This was a really busy week and I realize that I only posted three times. So I decided to go off schedule and post on Saturday. We usually get out to the bazaar for dinner on Wednesday or Thursday evening, but this week we didn't make it until Friday.
Dan had a squash match (which ended up not actually happening...) so I walked in by myself. I stopped to buy a couple of felt-tip pens and they were Rs. 2 each! (That is about 4 cents.) I hope they'll work long enough to make name tags at the Delhi event next week.
My Kindle has stopped working, so I stopped at the Tilak Memorial Library which I joined a couple of years ago. I paid up my dues since April (Rs. 125 -- just over $2.55 for the past five months). And I found a book -- good thing I had a flashlight, as the English bookcases (glass-fronted) are quite dark.
I went on up the Kulri hill to the Cambridge Book Shop, where I got another book that looked interesting. When I came out, Dan was standing on the street talking with Mr. Mishra, whom he had just met. Mr. Mishra is retired and spending his time working for the good of senior citizens in Uttarakhand. Dan had come in on the scooter as he got a late start. It made for a quick trip home after dinner.
There is a new restaurant next to the bookshop called Moti Mahal. It is part of a large chain in many Indian cities. (But not related to the original Moti Mahal in Daryaganj, Old Delhi, that we used to like to go to.) It was completely empty while we were there (7:00 to 8:30). Our food was obviously freshly cooked, as it took an hour. The inside wall of the entrance area is completely covered with stones.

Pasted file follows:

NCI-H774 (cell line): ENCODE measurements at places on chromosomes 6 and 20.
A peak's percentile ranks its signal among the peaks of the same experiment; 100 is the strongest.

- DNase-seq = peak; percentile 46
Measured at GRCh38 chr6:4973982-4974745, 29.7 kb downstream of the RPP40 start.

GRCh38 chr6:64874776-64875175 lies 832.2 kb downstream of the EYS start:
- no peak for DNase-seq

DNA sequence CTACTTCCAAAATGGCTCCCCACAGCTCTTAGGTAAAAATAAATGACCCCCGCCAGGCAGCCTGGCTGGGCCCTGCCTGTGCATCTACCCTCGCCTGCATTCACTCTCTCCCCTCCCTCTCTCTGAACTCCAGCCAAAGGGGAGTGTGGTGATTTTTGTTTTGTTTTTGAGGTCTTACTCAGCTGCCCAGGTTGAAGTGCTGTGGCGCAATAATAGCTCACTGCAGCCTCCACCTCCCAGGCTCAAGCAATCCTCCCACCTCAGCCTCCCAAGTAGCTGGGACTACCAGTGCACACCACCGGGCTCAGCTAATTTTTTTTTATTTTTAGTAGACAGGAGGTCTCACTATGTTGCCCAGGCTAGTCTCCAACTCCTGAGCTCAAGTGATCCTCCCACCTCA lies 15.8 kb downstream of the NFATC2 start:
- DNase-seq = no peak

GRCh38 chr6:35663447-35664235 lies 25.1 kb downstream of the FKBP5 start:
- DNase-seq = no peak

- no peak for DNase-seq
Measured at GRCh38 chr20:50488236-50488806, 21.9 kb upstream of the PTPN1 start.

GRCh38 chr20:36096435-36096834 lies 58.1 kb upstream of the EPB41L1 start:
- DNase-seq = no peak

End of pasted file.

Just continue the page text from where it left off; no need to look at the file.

There was a small TV showing a cricket match, so Dan was happy. I was glad I had my library book, which I was able to start right away while we waited. For starters we had paneer tikka, large cubes of Indian cottage cheese roasted in a tandoor, with pieces of onion, tomato and green pepper. Delicious, and there is some left for today.
Our main dishes were stuffed potatos and chicken karai. The potatoes were stuffed, cooked in the tandoor, and then sliced. You can see the pile of sauteed onions as well as some capsicum (green pepper).
The chicken karai had a nice gravy -- again, lots of onions, tomatoes and peppers. It went well with the tandoori roti. (We've grown to prefer the tandoori roti to naan, which is so heavy. The roti are whole-wheat chappatis, but cooked in the tandoor, so hot and light.)
The bill came with the usual tray of toothpicks, saunf (fennel seeds), and sugar. You take some saunf onto your palm, add some sugar, and chew it up. It is common for the sugar to be large crystals like these. The fennel really cleans out your mouth after an Indian meal.